Nov. 7 (Bloomberg) -- Greek police beat back protesters outside Parliament with tear gas and water cannons as Prime Minister Antonis Samaras fought for approval of austerity measures demanded by the country’s lenders.
Inside the chamber, Finance Minister Yannis Stournaras withdrew a last-minute proposal to cut parliamentary employees’ pay under pressure from opposition lawmakers and the threat of a wildcat strike that could delay tonight’s vote on pension, wage and benefit cuts. Approval of the legislation is the first of the votes required by Nov. 12 to get a 31 billion-euro ($40 billion) installment of aid from the European Union and International Monetary Fund.
“The issue is to keep the country in the euro,” Stournaras said in Parliament. “This bill is here to ensure that all Greeks participate in the effort to save the country.”
Samaras is seeking to stem defections from his three-party coalition to convince European Union leaders including German Chancellor Angela Merkel that his government is serious about staying in the euro. On paper, he can count on the backing of 175 lawmakers. Democratic Left, a coalition partner with 16 seats, has said it won’t vote for changes to labor laws it says have no fiscal benefit.
Democratic Left chief Fotis Kouvelis reiterated today that his party would vote “present” on the bill, rather than for or against the legislation. He said the party continued to support the government to keep the country in the euro.
The government has lost as many as four supporters since being formed in June, with the latest defection coming from the ranks of Socialist Pasok, which provides Samaras with the votes he needs for his majority in Parliament.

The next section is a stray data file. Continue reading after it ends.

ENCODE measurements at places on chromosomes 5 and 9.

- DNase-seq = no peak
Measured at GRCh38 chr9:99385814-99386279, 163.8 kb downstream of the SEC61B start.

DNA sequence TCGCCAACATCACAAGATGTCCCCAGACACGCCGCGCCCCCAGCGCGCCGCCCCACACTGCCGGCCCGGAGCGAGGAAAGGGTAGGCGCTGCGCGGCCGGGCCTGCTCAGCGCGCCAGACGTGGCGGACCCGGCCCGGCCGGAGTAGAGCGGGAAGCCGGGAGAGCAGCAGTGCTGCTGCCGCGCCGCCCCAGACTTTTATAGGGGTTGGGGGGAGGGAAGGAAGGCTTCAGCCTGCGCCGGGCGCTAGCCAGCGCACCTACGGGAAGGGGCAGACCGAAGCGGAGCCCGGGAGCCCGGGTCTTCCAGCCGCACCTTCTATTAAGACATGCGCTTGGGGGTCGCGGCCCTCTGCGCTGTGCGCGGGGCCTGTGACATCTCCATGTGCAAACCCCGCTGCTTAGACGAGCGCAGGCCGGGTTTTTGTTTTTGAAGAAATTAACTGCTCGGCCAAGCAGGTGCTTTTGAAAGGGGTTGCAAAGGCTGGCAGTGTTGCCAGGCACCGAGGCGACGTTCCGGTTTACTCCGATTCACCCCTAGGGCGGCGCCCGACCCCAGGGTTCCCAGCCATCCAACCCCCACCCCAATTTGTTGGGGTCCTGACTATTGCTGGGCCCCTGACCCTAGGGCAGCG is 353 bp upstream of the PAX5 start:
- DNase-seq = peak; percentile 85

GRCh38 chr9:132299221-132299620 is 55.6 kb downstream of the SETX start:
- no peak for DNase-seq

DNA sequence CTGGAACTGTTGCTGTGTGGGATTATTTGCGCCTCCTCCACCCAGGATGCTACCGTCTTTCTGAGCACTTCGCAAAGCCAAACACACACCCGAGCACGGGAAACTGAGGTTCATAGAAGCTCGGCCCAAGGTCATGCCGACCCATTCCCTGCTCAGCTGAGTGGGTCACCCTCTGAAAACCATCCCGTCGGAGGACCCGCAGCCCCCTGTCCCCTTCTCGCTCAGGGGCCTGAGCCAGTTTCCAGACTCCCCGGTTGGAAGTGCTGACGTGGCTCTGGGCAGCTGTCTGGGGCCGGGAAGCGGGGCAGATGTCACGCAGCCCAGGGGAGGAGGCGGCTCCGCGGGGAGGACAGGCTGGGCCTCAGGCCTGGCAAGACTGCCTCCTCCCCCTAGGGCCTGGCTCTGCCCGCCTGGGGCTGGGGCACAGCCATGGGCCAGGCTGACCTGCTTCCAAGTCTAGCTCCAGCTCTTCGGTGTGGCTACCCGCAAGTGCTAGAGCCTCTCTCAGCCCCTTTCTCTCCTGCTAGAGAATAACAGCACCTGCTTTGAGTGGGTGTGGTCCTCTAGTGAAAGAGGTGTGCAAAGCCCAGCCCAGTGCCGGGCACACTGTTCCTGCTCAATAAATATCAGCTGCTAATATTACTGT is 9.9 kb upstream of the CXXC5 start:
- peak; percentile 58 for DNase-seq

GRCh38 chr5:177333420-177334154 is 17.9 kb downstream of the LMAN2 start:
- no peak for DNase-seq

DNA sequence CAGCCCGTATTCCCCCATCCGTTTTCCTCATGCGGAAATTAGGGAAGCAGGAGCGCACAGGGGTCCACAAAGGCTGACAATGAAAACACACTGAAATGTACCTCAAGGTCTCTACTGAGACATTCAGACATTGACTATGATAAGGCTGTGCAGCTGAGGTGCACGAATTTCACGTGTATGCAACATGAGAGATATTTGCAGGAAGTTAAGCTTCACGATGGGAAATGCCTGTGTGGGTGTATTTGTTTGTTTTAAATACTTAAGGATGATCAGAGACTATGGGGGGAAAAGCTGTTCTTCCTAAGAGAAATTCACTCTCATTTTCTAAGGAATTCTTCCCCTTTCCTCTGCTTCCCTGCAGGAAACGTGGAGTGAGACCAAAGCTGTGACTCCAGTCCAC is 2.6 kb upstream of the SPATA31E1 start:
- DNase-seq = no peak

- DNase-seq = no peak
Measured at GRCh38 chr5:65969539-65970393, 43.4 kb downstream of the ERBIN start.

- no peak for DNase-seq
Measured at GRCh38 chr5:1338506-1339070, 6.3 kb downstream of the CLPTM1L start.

Discussion of the bill was delayed almost four hours as lawmakers quarreled over procedural issues and the opposition demanded a roll-call vote on a motion to dismiss the measures as unconstitutional. That motion was dismissed by 170 votes to 47.
The debate was held on the second day of a 48-hour general strike. Hospitals, banks, pharmacies and government services shut down and taxis, buses and rail services ground to a halt. Police said at least 50,000 people gathered at a protest rally outside the Parliament starting at 5 p.m., waving banners and chanting anti-bailout slogans. More than 35,000 Greeks marched peacefully in central Athens yesterday.
The 238 pages of proposals in the bill range from raising the retirement age two years to 67 to eliminating Christmas and holiday payments for pensioners and cutting benefits paid to disabled people.
Public Power Corp SA workers, opposed to caps on wages for employees in state-owned companies, are holding rolling 48-hour strikes. Five power plants were taken offline yesterday, while the islands of Crete and Rhodes were suffering outages for a second day today.
“This parliament is not what will judge you,” Zoe Constantopoulou, a lawmaker with opposition party Syriza, said in the chamber today. “History will judge you.”
Parliament will convene again on Nov. 11 to vote on the 2013 budget, which provides for 9 billion euros of the savings to bring the deficit to 5.2 percent of gross domestic product next year from 6.6 percent this year. Greece sees the economy shrinking 4.5 percent in 2013, the sixth straight contraction. The European Commission today forecast the downturn next year will be 4.2 percent.
Greece has received 240 billion euros in aid pledges from the EU and the International Monetary Fund since 2010. Under pressure to make more efforts to rein in its budget deficit and deregulate the economy, the country is still struggling to hit its debt-reduction targets, which may endanger further payments under the loan agreements.
Debt is forecast by the Greek government to rise to 189 percent of GDP next year from 176 percent this year as the economy tumbles.
European Union Economic and Monetary Affairs Commissioner Olli Rehn, speaking at a meeting of Group of 20 finance chiefs in Mexico City, said Nov. 5 that a deal to unlock bailout funds must be made at a meeting of EU finance ministers in Brussels on Nov. 12. A European G-20 official, speaking before Rehn and on condition of anonymity, cast doubt on the prospects for that deadline, saying officials may fall short.
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